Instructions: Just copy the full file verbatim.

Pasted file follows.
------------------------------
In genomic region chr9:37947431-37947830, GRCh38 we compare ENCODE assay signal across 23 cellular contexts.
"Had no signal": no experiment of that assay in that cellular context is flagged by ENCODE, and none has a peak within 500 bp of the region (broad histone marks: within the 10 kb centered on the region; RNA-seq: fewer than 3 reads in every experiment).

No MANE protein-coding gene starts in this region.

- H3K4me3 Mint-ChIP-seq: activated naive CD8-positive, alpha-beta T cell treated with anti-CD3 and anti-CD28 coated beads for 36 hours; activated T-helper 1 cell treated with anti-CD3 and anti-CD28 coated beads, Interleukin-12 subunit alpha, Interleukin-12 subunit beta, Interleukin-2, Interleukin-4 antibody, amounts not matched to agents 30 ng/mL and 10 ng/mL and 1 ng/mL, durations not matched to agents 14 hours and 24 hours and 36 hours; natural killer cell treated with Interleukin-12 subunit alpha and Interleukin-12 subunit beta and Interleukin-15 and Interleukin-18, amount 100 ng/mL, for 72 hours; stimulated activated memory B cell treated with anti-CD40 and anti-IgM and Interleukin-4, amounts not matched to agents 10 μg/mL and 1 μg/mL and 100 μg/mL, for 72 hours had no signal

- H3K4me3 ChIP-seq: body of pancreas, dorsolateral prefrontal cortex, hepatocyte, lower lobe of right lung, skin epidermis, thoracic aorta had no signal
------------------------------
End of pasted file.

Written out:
In genomic region chr9:37947431-37947830, GRCh38 we compare ENCODE assay signal across 23 cellular contexts.
"Had no signal": no experiment of that assay in that cellular context is flagged by ENCODE, and none has a peak within 500 bp of the region (broad histone marks: within the 10 kb centered on the region; RNA-seq: fewer than 3 reads in every experiment).

No MANE protein-coding gene starts in this region.

- H3K4me3 Mint-ChIP-seq: activated naive CD8-positive, alpha-beta T cell treated with anti-CD3 and anti-CD28 coated beads for 36 hours; activated T-helper 1 cell treated with anti-CD3 and anti-CD28 coated beads, Interleukin-12 subunit alpha, Interleukin-12 subunit beta, Interleukin-2, Interleukin-4 antibody, amounts not matched to agents 30 ng/mL and 10 ng/mL and 1 ng/mL, durations not matched to agents 14 hours and 24 hours and 36 hours; natural killer cell treated with Interleukin-12 subunit alpha and Interleukin-12 subunit beta and Interleukin-15 and Interleukin-18, amount 100 ng/mL, for 72 hours; stimulated activated memory B cell treated with anti-CD40 and anti-IgM and Interleukin-4, amounts not matched to agents 10 μg/mL and 1 μg/mL and 100 μg/mL, for 72 hours had no signal

- H3K4me3 ChIP-seq: body of pancreas, dorsolateral prefrontal cortex, hepatocyte, lower lobe of right lung, skin epidermis, thoracic aorta had no signal